U.N. Secretary-General Ban Ki-moon has announced his bid for reelection. In a news conference held in New York on Monday, he disclosed that he had asked the 192 member countries of the world body to consider him for a second five-year term. His current term ends Dec. 31.
Wire reports say Ban’s reelection is virtually assured, as he faces no opponents and has the backing of the five veto-wielding members of the Security Council ― the United States, China, Russia, France and Britain ― who must recommend him. An AP report said Ban likely has support from the entire General Assembly, predicting it would probably elect him by acclamation later this month.
Ban’s bid announcement was immediately followed by warm welcomes from the five Security Council members and many other countries. Even North Korea expressed its support for Ban. Sin Son-ho, the North’s ambassador to the U.N., said his country “actively supports” his second term.
Some may take Ban’s reelection for granted, citing the fact that six of the seven previous U.N. secretary-generals were reelected. But had he failed to make significant achievements during his first term, he could not have thought of seeking another.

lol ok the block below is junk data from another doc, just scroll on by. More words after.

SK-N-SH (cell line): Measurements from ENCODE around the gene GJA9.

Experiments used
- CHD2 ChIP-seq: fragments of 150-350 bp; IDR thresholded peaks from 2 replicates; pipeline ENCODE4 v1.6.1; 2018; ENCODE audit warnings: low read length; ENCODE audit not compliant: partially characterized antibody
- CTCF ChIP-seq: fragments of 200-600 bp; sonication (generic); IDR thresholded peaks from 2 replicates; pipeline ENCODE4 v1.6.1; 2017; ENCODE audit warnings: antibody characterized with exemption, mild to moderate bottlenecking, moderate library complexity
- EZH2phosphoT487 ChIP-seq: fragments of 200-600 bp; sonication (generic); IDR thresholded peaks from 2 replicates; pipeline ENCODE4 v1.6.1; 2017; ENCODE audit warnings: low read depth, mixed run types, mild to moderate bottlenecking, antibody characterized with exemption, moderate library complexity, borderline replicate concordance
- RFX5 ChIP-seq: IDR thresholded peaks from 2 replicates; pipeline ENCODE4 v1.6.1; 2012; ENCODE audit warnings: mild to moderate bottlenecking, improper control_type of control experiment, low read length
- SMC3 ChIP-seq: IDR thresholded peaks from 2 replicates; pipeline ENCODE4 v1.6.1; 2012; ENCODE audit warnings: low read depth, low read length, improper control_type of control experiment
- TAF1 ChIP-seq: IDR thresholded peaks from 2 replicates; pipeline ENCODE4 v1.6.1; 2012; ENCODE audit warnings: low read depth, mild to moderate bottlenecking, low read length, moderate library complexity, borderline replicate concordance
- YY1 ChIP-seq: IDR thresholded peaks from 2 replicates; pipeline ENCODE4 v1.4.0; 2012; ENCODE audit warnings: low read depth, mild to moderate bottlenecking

One of Ban’s major achievements was his strong push for global efforts to tackle climate change. He played a central role in making climate change a top concern for governments around the world.
Ban was often criticized for his lack of charisma. But he showed he is a man of action this year by vocally supporting pro-democracy protests in North Africa and the Middle East.
Under his leadership, the United Nations could also respond quickly and effectively to devastating humanitarian emergencies in Myanmar, Haiti and Pakistan, and drawn-out conflicts in Sudan, Somalia and Congo.
These and other achievements must have helped Ban win trust from the member countries. Ban, a former South Korean foreign minister, said he has always sought to be a bridge-builder among the member states because finding common ground is central to delivering results.
Ban said that if reelected, he would make the United Nations stronger and more effective in dealing with global challenges. He also said he would endeavor to achieve the Millennium Development Goals and put forward a new development agenda that goes beyond the MDGs.
Other priorities high on Ban’s agenda for the second term included a push for a tough reform of the U.N. secretariat and enhancing the world body’s capacity for humanitarian aid in case of a large-scale disaster and conflict.
We hope Ban is allowed to serve for the United Nations for another five years and expect him to contribute to making the world more peaceful, safer and fairer.